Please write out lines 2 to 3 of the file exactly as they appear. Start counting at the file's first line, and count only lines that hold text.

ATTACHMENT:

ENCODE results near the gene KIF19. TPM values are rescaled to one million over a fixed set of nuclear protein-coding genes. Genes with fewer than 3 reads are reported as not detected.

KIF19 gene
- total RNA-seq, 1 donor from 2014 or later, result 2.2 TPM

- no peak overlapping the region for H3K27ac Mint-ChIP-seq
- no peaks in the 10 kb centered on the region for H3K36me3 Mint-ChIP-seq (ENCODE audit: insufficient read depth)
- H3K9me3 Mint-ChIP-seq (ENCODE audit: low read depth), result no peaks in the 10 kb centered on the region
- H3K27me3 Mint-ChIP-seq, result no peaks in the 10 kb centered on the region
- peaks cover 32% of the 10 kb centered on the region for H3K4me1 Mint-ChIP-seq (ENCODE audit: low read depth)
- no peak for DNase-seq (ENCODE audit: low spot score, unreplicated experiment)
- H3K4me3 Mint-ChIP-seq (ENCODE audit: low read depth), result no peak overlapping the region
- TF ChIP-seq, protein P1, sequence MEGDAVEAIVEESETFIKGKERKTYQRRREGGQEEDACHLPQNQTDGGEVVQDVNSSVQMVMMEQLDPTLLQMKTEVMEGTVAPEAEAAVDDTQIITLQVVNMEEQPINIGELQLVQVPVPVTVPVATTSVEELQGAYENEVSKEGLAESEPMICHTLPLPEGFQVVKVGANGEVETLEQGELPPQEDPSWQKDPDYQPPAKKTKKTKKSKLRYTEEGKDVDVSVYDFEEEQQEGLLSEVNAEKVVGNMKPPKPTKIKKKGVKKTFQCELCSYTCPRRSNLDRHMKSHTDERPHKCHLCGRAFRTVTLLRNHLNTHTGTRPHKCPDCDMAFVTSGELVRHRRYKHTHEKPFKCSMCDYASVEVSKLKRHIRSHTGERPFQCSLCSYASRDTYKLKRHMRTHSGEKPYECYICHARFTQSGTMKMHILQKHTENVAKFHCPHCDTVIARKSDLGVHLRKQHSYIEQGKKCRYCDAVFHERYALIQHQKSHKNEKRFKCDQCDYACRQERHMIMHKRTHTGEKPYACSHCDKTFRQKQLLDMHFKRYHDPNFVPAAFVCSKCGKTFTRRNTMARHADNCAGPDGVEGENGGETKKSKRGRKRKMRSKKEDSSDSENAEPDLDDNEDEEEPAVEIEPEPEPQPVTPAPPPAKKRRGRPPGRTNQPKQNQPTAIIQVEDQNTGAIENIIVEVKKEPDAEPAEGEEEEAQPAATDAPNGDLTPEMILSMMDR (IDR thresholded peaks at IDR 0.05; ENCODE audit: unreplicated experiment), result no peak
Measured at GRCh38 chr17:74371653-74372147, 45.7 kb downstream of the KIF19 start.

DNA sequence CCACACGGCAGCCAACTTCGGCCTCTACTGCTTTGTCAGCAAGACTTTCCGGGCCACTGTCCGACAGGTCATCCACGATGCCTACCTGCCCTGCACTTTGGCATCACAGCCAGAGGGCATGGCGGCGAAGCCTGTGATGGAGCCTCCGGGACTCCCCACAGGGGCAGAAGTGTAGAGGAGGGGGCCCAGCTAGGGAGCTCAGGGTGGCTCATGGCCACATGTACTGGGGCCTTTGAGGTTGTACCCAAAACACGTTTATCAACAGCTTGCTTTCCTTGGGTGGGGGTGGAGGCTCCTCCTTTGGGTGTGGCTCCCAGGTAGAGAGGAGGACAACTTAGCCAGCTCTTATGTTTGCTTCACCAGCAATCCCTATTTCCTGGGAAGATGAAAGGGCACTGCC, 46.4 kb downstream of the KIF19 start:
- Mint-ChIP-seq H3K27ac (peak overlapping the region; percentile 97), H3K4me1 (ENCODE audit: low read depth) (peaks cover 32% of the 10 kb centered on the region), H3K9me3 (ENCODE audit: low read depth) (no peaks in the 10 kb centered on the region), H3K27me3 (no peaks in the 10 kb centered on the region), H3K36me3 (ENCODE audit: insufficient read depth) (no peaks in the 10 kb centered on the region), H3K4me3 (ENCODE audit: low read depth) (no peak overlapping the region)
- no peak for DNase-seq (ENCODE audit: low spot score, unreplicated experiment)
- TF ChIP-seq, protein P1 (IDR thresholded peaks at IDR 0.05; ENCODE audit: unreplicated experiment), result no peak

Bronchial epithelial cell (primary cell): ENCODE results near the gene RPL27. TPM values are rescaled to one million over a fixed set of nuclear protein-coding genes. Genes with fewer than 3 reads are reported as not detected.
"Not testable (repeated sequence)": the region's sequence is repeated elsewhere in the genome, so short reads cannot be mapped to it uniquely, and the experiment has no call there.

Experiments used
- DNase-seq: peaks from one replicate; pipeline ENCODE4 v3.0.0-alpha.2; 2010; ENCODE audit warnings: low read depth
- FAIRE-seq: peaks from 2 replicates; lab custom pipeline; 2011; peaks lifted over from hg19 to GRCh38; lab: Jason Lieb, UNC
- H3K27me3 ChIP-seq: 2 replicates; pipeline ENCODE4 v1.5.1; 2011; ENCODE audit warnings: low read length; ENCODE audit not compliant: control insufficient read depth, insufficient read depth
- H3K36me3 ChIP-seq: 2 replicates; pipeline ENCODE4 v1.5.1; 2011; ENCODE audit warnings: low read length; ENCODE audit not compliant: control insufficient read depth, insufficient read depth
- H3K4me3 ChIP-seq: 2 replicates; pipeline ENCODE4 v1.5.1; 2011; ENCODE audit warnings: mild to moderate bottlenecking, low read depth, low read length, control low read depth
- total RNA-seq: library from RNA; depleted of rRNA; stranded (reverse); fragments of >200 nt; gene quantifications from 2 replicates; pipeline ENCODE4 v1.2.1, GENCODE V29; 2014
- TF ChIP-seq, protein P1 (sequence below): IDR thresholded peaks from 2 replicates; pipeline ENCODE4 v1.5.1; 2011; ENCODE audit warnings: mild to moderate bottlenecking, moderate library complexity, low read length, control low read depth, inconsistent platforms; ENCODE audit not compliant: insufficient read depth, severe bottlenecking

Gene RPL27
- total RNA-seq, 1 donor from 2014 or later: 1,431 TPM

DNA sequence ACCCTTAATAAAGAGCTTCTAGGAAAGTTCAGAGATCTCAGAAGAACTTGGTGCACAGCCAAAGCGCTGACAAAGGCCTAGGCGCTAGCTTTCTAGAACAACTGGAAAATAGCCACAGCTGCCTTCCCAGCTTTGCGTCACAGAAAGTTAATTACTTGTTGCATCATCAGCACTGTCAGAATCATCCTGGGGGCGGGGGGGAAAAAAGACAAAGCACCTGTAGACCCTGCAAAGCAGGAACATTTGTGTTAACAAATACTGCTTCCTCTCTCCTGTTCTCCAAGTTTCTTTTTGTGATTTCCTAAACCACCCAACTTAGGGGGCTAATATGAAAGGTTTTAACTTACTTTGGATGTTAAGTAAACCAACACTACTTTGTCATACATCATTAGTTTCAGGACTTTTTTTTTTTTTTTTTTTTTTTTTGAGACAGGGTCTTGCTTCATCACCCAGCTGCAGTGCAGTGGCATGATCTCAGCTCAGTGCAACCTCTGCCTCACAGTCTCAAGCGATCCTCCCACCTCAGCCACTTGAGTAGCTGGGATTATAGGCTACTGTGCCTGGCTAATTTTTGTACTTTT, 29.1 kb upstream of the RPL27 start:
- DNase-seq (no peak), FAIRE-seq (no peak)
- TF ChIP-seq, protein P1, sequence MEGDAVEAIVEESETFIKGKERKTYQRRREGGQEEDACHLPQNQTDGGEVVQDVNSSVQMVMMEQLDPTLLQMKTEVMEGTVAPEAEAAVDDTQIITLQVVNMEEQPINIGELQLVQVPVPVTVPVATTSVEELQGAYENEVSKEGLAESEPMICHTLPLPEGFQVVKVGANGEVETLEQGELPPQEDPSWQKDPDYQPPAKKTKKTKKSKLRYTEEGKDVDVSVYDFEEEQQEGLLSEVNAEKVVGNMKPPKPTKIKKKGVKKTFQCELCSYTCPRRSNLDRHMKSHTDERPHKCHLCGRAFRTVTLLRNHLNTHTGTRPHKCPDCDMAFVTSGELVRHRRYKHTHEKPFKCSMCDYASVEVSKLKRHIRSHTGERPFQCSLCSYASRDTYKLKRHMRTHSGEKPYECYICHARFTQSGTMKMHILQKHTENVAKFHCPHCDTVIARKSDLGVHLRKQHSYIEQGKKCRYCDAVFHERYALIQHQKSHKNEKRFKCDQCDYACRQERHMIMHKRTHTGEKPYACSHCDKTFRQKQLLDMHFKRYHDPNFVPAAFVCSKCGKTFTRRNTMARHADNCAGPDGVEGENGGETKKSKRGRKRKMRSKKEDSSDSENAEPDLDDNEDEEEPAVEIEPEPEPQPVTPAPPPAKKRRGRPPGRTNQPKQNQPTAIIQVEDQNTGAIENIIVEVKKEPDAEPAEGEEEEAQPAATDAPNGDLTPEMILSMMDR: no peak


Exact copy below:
KIF19 gene
- total RNA-seq, 1 donor from 2014 or later, result 2.2 TPM